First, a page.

I had a follower recently express a concern about GMOs, and Monsanto in particular. She was concerned that Monsanto’s marketing and strategy would eventually result in absolutely no non-GMO seeds. In other words, all of our plants would eventually be GMOs.
But that isn’t the case and, in fact, it’s bad business for Monsanto and other GMO companies.
B.t. crops are bad for insects. Why? Because the protein is incompatible with their digestive system and it will kill them (but don’t worry, humans are perfectly capable of digesting proteins safely…as I assume you would know that). However, as with all modern technology, we are concerned with resistance. Similar to bacteria resistance to antibiotics, we don’t want insects to suddenly become immune to B.t. crops. If this happened, the B.t. technologies would become obsolete immediately.
Therefore, under regulation by the EPA, farmers must implement an Insect Resistance Management (IRM) plan. The concepts works when you plant non-GMO seeds of the same crop near GMO crops. The non-GMO crop is referred to as a “refuge.” The purpose, of course, it to keep a population of pests that are not exposed to the B.t. technology and cannot develop some type of immunity to it. These pests will mate with the pests that have been exposed to B.t. technologies and helps reduce the risk of having insects immune to the protein.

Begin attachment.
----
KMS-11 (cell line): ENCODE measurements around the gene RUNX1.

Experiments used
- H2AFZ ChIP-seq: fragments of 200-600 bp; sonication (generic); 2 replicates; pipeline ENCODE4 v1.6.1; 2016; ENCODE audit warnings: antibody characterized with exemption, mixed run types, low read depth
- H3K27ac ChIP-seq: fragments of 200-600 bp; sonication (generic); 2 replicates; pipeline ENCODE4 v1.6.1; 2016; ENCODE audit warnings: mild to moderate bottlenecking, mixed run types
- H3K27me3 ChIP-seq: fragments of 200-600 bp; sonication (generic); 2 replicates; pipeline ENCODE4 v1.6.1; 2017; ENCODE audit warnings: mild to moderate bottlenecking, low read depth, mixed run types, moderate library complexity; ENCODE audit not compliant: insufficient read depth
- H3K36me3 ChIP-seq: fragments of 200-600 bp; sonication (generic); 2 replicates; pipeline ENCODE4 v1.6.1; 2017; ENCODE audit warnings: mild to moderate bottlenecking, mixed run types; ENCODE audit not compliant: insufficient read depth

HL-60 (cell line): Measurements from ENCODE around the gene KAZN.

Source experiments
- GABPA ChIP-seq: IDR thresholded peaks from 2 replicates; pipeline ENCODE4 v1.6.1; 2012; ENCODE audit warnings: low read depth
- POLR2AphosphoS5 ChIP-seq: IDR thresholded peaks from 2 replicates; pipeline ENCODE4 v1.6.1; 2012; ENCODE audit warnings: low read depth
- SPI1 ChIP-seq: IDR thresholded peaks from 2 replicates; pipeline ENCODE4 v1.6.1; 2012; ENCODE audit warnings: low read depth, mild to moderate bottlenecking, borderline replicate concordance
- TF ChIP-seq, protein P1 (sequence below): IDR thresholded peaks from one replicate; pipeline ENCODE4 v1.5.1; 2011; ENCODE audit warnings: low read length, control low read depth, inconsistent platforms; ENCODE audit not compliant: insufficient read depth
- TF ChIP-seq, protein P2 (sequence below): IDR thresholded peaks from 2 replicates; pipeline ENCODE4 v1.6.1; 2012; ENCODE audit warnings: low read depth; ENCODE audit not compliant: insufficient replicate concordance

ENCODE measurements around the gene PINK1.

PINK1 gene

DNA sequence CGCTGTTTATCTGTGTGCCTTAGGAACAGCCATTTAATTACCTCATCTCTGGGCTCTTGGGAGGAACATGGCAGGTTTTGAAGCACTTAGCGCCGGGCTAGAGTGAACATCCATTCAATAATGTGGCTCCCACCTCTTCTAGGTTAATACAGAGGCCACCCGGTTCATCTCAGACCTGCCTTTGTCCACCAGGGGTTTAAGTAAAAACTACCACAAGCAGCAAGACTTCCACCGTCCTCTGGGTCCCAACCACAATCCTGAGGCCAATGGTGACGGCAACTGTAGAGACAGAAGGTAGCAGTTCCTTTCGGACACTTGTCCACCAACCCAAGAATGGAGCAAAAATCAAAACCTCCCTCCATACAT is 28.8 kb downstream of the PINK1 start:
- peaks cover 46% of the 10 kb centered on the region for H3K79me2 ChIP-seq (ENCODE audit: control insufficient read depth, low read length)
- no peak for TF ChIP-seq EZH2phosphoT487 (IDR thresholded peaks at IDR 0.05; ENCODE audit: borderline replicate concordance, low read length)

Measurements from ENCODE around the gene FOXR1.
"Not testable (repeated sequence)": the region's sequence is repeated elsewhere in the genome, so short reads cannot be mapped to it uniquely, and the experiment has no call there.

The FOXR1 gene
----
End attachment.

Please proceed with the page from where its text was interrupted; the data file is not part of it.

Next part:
To protect their own technology, it is in Monsanto’s best interest to keep conventional seeds around. After investing all the time, money, and research into developing B.t. technologies, it won’t be worth much if the pests become immune to it.
The way in which a farmer plants the refuge is regulated by the EPA, although there are several options. These range from strips in the field to an adjacent field to border rows, etc. Obviously, the requirements or decision to go with one way or the other will depend on how a farmer’s fields are placed.
The amount of refuge required depends on the location of the farm and also the type of seed used. This IRM map shows the differences based on location: